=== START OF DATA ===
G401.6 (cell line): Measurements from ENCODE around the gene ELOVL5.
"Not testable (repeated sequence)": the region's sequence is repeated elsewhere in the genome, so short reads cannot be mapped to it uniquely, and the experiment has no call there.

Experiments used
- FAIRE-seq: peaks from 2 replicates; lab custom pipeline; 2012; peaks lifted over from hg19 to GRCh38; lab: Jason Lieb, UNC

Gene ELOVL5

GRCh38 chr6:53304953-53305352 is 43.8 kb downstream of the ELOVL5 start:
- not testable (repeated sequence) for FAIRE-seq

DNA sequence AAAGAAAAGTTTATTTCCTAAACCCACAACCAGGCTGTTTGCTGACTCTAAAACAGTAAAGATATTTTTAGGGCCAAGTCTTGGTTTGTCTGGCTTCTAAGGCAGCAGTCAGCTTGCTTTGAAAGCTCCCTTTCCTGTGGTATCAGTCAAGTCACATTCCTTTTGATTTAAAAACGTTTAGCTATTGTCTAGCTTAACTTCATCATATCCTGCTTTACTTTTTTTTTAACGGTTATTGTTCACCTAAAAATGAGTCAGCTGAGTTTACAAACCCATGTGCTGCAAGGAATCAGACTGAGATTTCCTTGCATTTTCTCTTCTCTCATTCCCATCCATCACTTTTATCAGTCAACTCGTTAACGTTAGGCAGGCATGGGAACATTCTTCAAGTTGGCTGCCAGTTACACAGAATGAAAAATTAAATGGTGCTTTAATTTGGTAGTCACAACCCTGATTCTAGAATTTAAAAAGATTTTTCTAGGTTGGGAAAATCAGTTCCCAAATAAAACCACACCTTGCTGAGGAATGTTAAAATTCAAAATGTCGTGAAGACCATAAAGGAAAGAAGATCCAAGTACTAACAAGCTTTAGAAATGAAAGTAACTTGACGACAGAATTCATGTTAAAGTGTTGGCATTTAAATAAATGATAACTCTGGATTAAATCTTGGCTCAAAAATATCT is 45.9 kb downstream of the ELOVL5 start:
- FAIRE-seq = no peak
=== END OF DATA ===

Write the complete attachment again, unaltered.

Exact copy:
G401.6 (cell line): Measurements from ENCODE around the gene ELOVL5.
"Not testable (repeated sequence)": the region's sequence is repeated elsewhere in the genome, so short reads cannot be mapped to it uniquely, and the experiment has no call there.

Experiments used
- FAIRE-seq: peaks from 2 replicates; lab custom pipeline; 2012; peaks lifted over from hg19 to GRCh38; lab: Jason Lieb, UNC

Gene ELOVL5

GRCh38 chr6:53304953-53305352 is 43.8 kb downstream of the ELOVL5 start:
- not testable (repeated sequence) for FAIRE-seq

DNA sequence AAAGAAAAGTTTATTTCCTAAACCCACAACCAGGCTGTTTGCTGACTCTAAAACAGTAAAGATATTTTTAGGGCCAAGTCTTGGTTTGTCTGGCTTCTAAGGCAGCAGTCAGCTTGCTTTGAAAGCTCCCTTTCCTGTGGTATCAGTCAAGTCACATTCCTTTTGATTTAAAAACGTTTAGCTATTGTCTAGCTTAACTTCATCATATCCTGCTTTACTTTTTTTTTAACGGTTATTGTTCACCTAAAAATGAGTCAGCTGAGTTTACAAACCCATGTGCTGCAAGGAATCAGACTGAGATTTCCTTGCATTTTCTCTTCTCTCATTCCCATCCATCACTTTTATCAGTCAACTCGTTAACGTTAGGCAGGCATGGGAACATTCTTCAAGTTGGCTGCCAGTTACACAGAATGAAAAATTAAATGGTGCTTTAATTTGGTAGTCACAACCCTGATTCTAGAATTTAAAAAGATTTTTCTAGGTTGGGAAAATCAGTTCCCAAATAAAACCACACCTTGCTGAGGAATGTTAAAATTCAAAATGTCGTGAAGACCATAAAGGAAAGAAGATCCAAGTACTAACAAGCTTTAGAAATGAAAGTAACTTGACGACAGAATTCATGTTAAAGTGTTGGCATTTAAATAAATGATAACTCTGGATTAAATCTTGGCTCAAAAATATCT is 45.9 kb downstream of the ELOVL5 start:
- FAIRE-seq = no peak